Explaining Focal Points: Cognitive Hierarchy Theory "versus" Team Reasoning
This article reports experimental tests of two alternative explanations of how players use focal points to select equilibria in one-shot coordination games. Cognitive hierarchy theory explains coordination as the result of common beliefs about players' pre-reflective inclinations towards the relevant strategies; the theory of team reasoning explains it as the result of the players' using a non-standard form of reasoning. We report two experiments. One finds strong support for team reasoning; the other supports cognitive hierarchy theory. In the light of additional questionnaire evidence, we conclude that players' reasoning is sensitive to the decision context. Copyright © The Author(s). Journal compilation © Royal Economic Society 2009.
If you experience problems downloading a file, check if you have the proper application to view it first. In case of further problems read the IDEAS help page. Note that these files are not on the IDEAS site. Please be patient as the files may be large.
As the access to this document is restricted, you may want to look for a different version under "Related research" (further below) or search for a different version of it.
Volume (Year): 120 (2010)
Issue (Month): 543 (03)
|Contact details of provider:|| Postal: Office of the Secretary-General, Rm E35, The Bute Building, Westburn Lane, St Andrews, KY16 9TS, UK|
Phone: +44 1334 462479
Web page: http://www.res.org.uk/
More information through EDIRC
|Order Information:||Web: http://www.blackwellpublishers.co.uk/asp/journal.asp?ref=0013-0133|
References listed on IDEAS
Please report citation or reference errors to , or , if you are the registered author of the cited work, log in to your RePEc Author Service profile, click on "citations" and make appropriate adjustments.:
- Cubitt, Robin P. & Sugden, Robert, 2003. "Common Knowledge, Salience And Convention: A Reconstruction Of David Lewis' Game Theory," Economics and Philosophy, Cambridge University Press, vol. 19(02), pages 175-210, October.
- Leslie E. Papke & Jeffrey M. Wooldridge, 1993.
"Econometric Methods for Fractional Response Variables with an Application to 401(k) Plan Participation Rates,"
NBER Technical Working Papers
0147, National Bureau of Economic Research, Inc.
- Papke, Leslie E & Wooldridge, Jeffrey M, 1996. "Econometric Methods for Fractional Response Variables with an Application to 401(K) Plan Participation Rates," Journal of Applied Econometrics, John Wiley & Sons, Ltd., vol. 11(6), pages 619-32, Nov.-Dec..
- John C. Harsanyi & Reinhard Selten, 1988. "A General Theory of Equilibrium Selection in Games," MIT Press Books, The MIT Press, edition 1, volume 1, number 0262582384, December.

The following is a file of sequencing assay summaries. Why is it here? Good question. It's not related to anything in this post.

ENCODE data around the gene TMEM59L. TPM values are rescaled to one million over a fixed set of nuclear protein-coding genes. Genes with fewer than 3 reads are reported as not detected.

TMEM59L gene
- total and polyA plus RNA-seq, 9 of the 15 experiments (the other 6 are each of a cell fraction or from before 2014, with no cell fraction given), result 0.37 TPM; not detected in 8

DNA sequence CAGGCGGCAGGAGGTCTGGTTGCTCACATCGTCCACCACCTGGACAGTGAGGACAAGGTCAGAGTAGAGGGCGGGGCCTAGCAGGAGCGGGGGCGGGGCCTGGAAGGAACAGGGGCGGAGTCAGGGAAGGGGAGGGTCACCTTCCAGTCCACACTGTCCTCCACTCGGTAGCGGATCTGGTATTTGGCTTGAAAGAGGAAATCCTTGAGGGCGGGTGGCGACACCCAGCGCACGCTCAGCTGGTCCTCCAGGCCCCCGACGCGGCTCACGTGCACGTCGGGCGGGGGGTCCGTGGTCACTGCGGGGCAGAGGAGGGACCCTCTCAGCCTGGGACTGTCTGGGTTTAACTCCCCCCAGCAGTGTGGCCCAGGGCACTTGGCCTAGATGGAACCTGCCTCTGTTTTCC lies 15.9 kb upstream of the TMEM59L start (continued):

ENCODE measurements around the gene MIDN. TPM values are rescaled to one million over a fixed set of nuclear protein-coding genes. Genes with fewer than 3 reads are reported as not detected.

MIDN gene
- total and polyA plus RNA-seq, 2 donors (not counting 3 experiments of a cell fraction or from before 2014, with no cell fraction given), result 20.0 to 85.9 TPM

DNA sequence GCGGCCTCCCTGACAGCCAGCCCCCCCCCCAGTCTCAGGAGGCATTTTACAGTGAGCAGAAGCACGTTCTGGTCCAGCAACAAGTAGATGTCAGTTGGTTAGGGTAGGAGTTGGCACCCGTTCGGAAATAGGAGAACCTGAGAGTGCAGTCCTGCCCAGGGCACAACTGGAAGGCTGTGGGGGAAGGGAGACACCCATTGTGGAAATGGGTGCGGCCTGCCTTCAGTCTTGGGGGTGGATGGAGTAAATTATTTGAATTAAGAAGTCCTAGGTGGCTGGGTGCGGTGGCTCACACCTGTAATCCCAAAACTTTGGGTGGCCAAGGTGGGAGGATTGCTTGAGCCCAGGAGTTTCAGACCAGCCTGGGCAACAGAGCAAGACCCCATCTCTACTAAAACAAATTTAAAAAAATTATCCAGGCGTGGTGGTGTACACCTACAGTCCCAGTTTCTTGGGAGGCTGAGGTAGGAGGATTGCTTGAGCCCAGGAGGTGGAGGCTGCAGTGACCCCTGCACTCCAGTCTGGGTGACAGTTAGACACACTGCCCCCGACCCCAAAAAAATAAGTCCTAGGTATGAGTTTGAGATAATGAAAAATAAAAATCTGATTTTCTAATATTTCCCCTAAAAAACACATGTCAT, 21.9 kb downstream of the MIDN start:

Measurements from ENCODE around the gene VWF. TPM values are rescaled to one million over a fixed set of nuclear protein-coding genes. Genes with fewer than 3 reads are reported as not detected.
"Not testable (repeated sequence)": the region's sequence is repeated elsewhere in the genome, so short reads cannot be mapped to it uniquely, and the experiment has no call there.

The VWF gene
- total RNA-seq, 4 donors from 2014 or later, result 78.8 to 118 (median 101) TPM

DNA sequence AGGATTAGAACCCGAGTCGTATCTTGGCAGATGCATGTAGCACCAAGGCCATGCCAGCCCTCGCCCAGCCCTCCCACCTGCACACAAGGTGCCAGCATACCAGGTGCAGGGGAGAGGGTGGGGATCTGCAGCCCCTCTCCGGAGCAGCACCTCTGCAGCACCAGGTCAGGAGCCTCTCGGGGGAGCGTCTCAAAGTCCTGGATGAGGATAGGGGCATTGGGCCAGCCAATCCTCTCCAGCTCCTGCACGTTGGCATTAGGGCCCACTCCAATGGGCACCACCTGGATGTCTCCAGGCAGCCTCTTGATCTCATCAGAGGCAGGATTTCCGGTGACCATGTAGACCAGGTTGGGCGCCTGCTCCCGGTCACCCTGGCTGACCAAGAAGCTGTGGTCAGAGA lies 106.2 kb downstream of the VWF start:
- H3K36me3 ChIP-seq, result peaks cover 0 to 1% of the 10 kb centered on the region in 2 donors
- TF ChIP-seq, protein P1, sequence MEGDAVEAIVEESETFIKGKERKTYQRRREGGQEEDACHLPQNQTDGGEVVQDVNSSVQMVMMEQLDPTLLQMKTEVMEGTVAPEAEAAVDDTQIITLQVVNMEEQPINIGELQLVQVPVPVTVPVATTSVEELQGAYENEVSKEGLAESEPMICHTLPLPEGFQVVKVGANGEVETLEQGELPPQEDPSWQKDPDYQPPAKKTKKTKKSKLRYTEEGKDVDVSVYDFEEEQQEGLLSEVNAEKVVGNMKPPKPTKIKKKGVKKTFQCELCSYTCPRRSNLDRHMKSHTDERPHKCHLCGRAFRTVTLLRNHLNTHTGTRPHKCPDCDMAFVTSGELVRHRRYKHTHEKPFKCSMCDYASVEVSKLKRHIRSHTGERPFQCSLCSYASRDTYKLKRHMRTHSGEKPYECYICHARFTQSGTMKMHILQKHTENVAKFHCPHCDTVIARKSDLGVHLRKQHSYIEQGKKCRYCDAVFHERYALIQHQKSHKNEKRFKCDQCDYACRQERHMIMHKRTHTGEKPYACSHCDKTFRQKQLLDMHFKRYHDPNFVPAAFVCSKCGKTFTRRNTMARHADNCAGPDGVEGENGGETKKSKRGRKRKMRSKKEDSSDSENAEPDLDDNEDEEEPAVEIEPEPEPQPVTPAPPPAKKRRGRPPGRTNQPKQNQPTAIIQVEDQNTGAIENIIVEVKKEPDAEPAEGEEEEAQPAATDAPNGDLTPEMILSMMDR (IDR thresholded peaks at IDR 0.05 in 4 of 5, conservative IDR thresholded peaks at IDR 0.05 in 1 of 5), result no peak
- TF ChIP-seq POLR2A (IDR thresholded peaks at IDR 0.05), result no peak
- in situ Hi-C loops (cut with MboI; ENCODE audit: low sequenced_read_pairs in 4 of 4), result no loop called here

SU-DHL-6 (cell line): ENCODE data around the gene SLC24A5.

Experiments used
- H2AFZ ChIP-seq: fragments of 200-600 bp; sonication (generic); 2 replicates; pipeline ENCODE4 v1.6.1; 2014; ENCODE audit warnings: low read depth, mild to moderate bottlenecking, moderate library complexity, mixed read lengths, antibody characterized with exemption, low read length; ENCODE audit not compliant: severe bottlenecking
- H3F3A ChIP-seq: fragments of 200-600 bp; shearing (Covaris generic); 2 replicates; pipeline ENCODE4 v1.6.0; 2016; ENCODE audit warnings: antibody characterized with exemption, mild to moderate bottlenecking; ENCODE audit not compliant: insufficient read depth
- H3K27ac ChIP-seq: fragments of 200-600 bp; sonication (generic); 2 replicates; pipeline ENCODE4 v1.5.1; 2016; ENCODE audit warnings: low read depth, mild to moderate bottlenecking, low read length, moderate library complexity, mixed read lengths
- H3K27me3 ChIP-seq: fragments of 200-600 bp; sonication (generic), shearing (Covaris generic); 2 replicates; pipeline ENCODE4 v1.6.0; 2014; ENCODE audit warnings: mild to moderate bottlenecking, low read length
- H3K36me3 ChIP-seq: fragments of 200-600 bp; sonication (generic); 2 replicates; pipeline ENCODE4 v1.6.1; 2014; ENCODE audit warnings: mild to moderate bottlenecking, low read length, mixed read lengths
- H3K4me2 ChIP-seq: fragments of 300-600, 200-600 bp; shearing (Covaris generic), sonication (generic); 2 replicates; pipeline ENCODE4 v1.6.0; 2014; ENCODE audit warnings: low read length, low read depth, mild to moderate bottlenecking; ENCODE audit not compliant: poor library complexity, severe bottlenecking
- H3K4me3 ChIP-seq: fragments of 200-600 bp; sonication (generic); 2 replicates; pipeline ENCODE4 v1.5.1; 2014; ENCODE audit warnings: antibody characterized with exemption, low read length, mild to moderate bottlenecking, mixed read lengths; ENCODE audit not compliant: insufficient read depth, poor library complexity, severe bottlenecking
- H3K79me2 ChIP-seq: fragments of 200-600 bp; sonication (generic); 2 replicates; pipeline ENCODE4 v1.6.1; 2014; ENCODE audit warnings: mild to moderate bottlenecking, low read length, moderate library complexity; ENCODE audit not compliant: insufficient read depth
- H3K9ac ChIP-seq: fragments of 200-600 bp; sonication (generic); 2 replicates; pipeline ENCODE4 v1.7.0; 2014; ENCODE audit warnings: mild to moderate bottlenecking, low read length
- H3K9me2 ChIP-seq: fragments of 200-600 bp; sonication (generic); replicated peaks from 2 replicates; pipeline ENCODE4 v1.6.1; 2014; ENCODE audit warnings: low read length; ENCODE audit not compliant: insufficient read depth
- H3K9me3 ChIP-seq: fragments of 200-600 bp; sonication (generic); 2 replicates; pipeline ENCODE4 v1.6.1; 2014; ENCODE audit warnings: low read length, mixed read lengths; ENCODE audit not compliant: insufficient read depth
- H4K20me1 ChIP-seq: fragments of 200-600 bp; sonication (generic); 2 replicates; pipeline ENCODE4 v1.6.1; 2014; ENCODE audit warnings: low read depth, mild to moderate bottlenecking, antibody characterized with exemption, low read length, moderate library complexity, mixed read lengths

- Binmore, Ken & Samuelson, Larry, 2006. "The evolution of focal points," Games and Economic Behavior, Elsevier, vol. 55(1), pages 21-42, April.
- Sugden, Robert & Zamarron, Ignacio E., 2006. "Finding the key: The riddle of focal points," Journal of Economic Psychology, Elsevier, vol. 27(5), pages 609-621, October.
- Bacharach, Michael & Bernasconi, Michele, 1997. "The Variable Frame Theory of Focal Points: An Experimental Study," Games and Economic Behavior, Elsevier, vol. 19(1), pages 1-45, April.
- Sugden, Robert, 1995. "A Theory of Focal Points," Economic Journal, Royal Economic Society, vol. 105(430), pages 533-50, May.
- Bacharach, Michael, 1999. "Interactive team reasoning: A contribution to the theory of co-operation," Research in Economics, Elsevier, vol. 53(2), pages 117-147, June.
- Crawford, Vincent P & Haller, Hans, 1990. "Learning How to Cooperate: Optimal Play in Repeated Coordination Games," Econometrica, Econometric Society, vol. 58(3), pages 571-95, May.
- Maarten Janssen, 2001. "Rationalizing Focal Points," Theory and Decision, Springer, vol. 50(2), pages 119-148, March.
- Bacharach, Michael & Stahl, Dale O., 2000. "Variable-Frame Level-n Theory," Games and Economic Behavior, Elsevier, vol. 32(2), pages 220-246, August.
When requesting a correction, please mention this item's handle: RePEc:ecj:econjl:v:120:y:2010:i:543:p:40-79. See general information about how to correct material in RePEc.
For technical questions regarding this item, or to correct its authors, title, abstract, bibliographic or download information, contact: (Wiley-Blackwell Digital Licensing)or (Christopher F. Baum)
If you have authored this item and are not yet registered with RePEc, we encourage you to do it here. This allows to link your profile to this item. It also allows you to accept potential citations to this item that we are uncertain about.
If references are entirely missing, you can add them using this form.
If the full references list an item that is present in RePEc, but the system did not link to it, you can help with this form.
If you know of missing items citing this one, you can help us creating those links by adding the relevant references in the same way as above, for each refering item. If you are a registered author of this item, you may also want to check the "citations" tab in your profile, as there may be some citations waiting for confirmation.
Please note that corrections may take a couple of weeks to filter through the various RePEc services.